Bill Fitzwater Cooperative Chair
In many strategic planning sessions the board and CEO develop a vision of what the cooperative will look like ten years in the future. That vision invariably brings up a conversation about growing the cooperative. While there are cooperatives that remain small and stay successful most cooperative organizations have a desire to grow. As producers grow their operations there is a need for the cooperative to grow in order to remain relevant. All of the agribusiness input industries are becoming more concentrated which requires cooperatives to have a larger scale in order to compete. Cooperative boards also want their cooperative to be of a size and scale that they can compete for talent at both the CEO and mid-level management positions. A vision for growth of a cooperative leads to the next question. Is the desired growth achievable?
The sustainable growth rate for a cooperative, or any other business, is the maximum growth rate a business can achieve while maintaining its financial leverage (debt/equity ratio) at the desired level. Another way to look at the sustainable growth rate is the maximum growth that can be achieved given the cooperatives sales volume, profitability, asset utilization, member payments and debt ratios. One formula for the sustainable growth rate is that growth is equal to the return on equity times the retention ratio. The retention ratio is simply the percentage of profits that are not being distributed to members through cash patronage and equity retirement payments.
For example if a cooperative has equity retirement payments averaging $80,000/year and profit before patronage averaging $8.00,000, then equity retirement represents 10% of profits before patronage. If that cooperative paid 50% cash patronage then total member payments are 60% of profits (10% of profits go to equity retirement and 50% go to cash patronage). The cooperative’s retention ratio is 40%.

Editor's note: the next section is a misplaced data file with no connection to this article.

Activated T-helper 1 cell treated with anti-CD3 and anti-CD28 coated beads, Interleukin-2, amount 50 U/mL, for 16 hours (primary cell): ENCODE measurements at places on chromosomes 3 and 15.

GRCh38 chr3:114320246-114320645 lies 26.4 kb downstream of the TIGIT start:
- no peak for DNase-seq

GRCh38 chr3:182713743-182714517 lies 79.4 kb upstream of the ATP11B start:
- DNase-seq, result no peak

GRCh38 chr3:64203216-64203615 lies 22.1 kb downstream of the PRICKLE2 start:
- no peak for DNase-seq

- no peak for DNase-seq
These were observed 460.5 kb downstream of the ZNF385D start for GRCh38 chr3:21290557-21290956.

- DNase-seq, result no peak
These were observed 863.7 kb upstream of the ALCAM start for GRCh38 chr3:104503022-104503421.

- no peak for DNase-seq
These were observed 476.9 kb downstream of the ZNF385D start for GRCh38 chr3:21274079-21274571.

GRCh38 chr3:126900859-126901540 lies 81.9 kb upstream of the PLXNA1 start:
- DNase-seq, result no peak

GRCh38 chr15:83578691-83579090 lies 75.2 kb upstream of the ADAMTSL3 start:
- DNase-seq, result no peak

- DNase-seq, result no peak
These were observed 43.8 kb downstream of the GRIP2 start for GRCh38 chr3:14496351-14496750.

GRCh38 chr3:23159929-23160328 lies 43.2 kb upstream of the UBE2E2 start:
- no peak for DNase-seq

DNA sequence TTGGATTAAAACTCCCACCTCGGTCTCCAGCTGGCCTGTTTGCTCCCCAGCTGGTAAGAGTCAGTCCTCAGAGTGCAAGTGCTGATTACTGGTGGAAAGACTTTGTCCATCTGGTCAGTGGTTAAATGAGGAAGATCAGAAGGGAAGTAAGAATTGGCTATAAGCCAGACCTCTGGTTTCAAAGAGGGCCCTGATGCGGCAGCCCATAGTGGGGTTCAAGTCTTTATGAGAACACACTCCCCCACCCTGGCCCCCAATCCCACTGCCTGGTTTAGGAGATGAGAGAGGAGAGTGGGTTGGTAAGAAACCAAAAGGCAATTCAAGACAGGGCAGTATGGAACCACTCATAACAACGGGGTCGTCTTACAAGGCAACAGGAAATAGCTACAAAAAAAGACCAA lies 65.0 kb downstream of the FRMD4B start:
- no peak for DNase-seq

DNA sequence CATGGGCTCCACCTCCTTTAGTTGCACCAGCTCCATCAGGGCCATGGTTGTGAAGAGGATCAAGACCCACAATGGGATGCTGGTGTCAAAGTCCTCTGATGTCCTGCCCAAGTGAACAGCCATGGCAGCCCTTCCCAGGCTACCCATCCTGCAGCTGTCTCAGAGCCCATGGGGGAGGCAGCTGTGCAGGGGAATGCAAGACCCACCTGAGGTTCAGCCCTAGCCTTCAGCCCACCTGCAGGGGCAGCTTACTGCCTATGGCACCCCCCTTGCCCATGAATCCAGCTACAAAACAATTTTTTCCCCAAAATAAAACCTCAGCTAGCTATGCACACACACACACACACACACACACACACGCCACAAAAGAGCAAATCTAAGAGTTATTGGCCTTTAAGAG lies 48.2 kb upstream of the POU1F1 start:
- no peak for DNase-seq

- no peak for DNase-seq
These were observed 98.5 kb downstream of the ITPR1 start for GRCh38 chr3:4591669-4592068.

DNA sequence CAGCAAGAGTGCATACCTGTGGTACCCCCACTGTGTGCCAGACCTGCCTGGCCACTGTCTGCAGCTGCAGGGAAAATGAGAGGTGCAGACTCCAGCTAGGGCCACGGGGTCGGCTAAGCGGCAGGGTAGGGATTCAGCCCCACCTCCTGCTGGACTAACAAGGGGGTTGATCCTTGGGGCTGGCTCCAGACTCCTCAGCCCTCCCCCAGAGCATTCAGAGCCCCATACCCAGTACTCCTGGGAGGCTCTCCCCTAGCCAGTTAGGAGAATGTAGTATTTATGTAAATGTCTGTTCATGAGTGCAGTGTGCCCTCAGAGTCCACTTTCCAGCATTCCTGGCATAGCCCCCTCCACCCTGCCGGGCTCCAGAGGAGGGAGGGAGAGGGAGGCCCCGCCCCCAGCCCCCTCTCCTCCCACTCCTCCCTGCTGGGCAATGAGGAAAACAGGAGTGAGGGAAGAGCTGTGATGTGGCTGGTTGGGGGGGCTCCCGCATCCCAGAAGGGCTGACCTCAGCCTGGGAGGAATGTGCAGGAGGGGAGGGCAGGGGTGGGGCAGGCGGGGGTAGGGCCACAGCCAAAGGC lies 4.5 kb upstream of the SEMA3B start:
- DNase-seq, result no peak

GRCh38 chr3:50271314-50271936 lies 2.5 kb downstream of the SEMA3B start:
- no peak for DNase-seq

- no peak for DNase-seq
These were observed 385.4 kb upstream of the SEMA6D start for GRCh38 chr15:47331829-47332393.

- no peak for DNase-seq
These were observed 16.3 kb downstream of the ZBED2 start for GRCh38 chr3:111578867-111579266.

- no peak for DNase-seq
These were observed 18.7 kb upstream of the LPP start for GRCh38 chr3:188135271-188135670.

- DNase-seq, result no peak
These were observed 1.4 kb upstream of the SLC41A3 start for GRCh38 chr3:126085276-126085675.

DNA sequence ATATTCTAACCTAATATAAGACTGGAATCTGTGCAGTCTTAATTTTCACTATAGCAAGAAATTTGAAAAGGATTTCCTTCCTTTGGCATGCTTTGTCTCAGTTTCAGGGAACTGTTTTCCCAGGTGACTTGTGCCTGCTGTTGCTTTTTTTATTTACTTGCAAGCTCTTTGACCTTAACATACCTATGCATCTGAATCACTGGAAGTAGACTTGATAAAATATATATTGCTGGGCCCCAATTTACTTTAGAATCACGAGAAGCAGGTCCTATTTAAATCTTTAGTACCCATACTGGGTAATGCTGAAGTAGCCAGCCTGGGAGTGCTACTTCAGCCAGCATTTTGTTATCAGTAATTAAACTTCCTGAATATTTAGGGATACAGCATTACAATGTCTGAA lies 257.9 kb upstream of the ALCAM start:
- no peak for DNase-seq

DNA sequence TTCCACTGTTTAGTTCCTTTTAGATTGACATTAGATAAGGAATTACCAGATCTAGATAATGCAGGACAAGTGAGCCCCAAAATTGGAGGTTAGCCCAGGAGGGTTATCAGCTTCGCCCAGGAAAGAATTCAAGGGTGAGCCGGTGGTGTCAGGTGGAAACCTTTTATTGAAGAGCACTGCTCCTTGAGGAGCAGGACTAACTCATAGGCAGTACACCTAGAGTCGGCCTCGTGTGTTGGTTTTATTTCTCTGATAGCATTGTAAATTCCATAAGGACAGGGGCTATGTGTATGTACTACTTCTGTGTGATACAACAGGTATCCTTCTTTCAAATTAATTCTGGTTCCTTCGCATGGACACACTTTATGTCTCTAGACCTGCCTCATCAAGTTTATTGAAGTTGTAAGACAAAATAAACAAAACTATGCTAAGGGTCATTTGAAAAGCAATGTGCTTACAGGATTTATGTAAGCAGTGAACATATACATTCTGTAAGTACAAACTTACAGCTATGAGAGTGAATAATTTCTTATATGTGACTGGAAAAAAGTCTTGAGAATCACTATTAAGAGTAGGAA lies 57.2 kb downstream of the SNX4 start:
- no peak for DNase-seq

That 40% of the profits which are retained in the cooperative determine the rate at which the cooperative can grow. If the cooperative has an average return on equity of 15% it can growth at 40% of that rate implying a sustainable growth rate of 6%. If the cooperative was able to avoid drought and other challenges and maintain a constant 6% growth rate it would be roughly a third larger at the end of five years. Growing any more rapidly than that would require increasing the debt to asset ratio and thus the risk level of the firm.
This first stab at the sustainable growth rate provides the initial answer to the question as to whether the desired or envisioned growth of the cooperative is achievable. The sustainable growth rate concept also allows the board and CEO to dig deeper into the possible future of their cooperative. All of the components of the sustainable growth ratio, the return on equity, the desired amount of leverage and cash patronage and equity redemption payouts are determined directly, or indirectly by decisions of the board and management.
I’ll dig deeper into how cooperative leaders can change their sustainable growth rate in my next newsletter.